Different strains of E. coli can outcompete one another to take over the gut, a new study reveals.
Publishing their findings today in PLOS Biology, scientists reveal that a particular strain, known as MDR ST131, can readily colonise new hosts, even if those hosts are already have E. coli in their healthy gut.
The international team, led by experts at the University of Birmingham, used a mouse model to help understand why strains of E. coli that live in a healthy gut are rapidly overtaken of when challenged with a multi-drug resistant strain.
Lead author Professor Alan McNally, from the Institute of Microbiology and Infection at the University of Birmingham, commented: "Antibiotic resistance has been hailed as one of the biggest health problems of our time by the World Health Organisation. There are further problems looming unless we get a better understanding of what is happening so that further drug resistance can be halted in its tracks.
"Scientists have long questioned what makes certain types of E. coli successful multi-drug resistant pathogens. It seems that extra-intestinal pathogenic E. coli, which cause urinary tract and bloodstream infections, are particularly successful when it comes to developing resistance and are therefore especially tricky to treat. Our study provides evidence that certain types of E. coli are more prone to develop antibiotic resistance than others."
Most cases of E. coli infections are mild, but some strains can cause severe symptoms and even life-threatening complications. More severe infections are usually treated with antibiotics but the rise in multidrug resistance strains of E. coli is concerning. Multidrug-resistant strains are resistant to many different types of antibiotics, making them very difficult to treat.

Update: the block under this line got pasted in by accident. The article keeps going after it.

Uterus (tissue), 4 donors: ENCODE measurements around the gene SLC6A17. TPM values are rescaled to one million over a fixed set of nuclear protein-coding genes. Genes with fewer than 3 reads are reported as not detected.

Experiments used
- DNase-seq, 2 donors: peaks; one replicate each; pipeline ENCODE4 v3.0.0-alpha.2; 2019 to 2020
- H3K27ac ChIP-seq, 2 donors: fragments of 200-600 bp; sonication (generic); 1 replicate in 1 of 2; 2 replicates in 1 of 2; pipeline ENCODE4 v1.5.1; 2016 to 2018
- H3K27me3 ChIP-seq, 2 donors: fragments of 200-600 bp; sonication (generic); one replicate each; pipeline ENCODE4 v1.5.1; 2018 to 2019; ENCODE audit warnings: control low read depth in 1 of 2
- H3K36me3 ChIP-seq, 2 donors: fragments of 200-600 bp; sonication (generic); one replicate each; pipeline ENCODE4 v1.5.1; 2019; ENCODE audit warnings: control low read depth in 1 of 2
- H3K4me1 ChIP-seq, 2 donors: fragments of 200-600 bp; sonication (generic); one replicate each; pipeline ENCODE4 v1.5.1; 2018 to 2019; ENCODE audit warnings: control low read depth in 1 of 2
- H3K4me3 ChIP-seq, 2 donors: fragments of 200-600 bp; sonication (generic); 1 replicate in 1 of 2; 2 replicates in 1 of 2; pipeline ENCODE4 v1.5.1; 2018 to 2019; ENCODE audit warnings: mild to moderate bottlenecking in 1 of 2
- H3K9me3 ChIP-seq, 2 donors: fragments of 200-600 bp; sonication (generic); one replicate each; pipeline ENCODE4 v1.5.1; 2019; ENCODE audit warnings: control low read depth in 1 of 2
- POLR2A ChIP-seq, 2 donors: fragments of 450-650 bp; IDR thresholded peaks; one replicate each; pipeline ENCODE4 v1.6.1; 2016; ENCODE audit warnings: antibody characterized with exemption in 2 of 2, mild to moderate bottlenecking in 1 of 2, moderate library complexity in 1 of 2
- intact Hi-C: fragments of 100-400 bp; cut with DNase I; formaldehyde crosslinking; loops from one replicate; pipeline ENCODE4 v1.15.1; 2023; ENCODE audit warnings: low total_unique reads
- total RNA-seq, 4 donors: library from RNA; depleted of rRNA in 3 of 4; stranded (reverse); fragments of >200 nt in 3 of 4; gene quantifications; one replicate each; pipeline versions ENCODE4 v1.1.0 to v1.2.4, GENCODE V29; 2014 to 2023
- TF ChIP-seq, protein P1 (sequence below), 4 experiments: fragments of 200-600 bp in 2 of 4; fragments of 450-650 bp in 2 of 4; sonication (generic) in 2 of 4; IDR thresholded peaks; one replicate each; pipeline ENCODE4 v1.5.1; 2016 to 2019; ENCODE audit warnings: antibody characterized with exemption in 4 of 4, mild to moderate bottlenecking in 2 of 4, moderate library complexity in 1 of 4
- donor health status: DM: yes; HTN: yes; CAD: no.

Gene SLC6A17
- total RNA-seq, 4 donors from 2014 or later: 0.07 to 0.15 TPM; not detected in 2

Previous work shows that multi-drug resistance alone is not sufficient to drive strains to complete dominance. This most recent study demonstrates that regardless of multi-drug resistant status, certain types of E. coli will outcompete others to live in the human gut.
The work was completed in parts. First, both multi-drug resistant and non-resistant gut-dwelling E. coli were found to easily colonise a mammalian gut. In a second part of the study, the multi-drug resistant strain was found to efficiently displace an already established gut-dwelling E. coli from the mouse intestinal tract. The study provided further details to demonstrate that multidrug resistant lineages of extraintestinal E. coli have particular genetic differences that appear to give them a competitive advantage.
Successful strains of E. coli need to be able to spread between individuals or from the environment into individual hosts. The new study demonstrates that a particular strain, known as MDR ST131, can readily colonise new hosts, even if those hosts are already have E. coli in their healthy gut.
E. coli are bacteria commonly found in the environment, foods and intestines of people and animals. There are many different types of E. coli. Although most strains of E. coli are harmless, others can cause illness, including diarrhea, urinary tract infections, and often-fatal blood stream infections.
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